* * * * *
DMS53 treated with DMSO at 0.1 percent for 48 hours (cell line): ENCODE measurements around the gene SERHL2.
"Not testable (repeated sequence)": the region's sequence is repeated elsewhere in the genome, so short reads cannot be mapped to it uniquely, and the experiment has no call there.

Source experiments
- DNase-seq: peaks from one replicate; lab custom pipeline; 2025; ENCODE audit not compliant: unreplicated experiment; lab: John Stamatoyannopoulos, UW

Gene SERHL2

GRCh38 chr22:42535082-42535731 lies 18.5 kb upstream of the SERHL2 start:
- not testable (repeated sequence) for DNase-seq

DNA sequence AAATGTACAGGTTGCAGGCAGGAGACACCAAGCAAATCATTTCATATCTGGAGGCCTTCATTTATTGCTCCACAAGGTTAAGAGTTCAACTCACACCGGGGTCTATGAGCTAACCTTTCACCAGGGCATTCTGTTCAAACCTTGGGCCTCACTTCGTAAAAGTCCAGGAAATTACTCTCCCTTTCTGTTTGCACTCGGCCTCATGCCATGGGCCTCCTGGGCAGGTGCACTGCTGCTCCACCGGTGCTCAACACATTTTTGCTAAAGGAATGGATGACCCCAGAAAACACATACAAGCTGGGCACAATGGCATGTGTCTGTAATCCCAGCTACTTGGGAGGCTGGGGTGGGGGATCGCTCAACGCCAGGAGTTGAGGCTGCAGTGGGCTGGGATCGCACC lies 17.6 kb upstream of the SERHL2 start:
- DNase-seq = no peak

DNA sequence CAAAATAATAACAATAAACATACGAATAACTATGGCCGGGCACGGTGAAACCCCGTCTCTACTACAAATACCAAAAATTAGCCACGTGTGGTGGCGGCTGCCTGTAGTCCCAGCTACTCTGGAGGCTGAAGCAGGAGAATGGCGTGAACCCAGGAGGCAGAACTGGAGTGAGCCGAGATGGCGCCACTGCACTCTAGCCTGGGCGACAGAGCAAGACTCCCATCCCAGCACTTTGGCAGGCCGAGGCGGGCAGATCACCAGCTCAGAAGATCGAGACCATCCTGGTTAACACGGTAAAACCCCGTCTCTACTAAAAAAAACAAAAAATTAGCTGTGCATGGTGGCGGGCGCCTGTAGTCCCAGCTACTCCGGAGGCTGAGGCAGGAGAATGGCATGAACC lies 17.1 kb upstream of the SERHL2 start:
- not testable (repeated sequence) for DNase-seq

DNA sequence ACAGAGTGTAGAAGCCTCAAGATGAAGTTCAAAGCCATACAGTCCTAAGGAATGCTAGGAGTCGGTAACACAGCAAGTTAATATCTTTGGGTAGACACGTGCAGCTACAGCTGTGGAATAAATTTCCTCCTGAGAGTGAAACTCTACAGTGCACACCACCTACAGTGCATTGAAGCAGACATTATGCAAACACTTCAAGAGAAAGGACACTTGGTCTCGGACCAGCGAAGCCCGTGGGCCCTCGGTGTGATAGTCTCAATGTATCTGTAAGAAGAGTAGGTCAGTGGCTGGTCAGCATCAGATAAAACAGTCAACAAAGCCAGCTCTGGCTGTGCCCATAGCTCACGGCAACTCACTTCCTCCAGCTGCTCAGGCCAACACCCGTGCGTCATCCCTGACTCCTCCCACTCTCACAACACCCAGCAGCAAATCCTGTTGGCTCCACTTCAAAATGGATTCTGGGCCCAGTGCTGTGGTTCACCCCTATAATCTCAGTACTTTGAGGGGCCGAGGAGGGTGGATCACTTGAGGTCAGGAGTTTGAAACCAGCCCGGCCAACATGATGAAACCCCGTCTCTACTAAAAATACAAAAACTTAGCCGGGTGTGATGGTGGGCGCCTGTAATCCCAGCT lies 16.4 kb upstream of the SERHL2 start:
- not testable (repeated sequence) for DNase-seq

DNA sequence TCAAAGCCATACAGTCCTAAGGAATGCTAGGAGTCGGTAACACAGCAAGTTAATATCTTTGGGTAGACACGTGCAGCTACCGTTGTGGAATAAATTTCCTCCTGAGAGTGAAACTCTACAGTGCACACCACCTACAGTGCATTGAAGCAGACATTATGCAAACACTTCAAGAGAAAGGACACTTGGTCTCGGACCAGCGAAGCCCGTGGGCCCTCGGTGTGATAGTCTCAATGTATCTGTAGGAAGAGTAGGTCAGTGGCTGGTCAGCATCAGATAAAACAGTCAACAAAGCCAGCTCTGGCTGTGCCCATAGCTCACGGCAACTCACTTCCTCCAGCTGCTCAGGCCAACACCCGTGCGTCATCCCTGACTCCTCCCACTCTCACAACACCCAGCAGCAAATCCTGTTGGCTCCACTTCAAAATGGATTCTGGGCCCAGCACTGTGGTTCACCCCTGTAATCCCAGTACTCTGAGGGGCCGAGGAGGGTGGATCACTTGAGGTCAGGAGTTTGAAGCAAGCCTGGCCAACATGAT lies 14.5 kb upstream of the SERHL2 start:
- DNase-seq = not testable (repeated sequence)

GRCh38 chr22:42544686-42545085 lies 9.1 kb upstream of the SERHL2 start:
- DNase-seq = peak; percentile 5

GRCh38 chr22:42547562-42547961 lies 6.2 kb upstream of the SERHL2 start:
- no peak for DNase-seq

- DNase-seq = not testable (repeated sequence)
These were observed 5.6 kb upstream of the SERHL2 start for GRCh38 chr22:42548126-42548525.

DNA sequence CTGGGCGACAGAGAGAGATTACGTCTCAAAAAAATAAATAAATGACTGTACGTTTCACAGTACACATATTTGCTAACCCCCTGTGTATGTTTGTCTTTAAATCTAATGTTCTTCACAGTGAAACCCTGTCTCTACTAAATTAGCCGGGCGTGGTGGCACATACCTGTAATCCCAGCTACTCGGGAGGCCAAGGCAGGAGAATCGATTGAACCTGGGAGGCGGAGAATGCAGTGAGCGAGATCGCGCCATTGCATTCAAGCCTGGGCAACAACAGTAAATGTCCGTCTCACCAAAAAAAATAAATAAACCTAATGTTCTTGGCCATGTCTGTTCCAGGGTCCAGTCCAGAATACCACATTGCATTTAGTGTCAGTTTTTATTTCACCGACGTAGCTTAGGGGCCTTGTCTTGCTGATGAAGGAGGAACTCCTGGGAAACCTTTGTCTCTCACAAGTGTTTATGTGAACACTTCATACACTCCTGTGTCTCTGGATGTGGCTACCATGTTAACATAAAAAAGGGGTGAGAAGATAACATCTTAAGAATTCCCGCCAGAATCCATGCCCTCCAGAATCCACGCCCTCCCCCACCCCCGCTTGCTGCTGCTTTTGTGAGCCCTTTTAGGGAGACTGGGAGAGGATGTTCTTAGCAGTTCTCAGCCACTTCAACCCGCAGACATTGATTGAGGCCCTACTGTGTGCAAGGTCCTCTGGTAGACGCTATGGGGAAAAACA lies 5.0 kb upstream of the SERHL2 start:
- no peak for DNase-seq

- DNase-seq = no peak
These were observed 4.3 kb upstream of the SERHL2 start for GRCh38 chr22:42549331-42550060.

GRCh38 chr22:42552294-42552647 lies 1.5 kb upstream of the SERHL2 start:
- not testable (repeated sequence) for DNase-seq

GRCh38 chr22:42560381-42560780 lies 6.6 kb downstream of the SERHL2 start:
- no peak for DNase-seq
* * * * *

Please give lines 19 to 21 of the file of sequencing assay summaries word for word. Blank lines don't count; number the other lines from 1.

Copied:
- no peak for DNase-seq

- DNase-seq = not testable (repeated sequence)
These were observed 5.6 kb upstream of the SERHL2 start for GRCh38 chr22:42548126-42548525.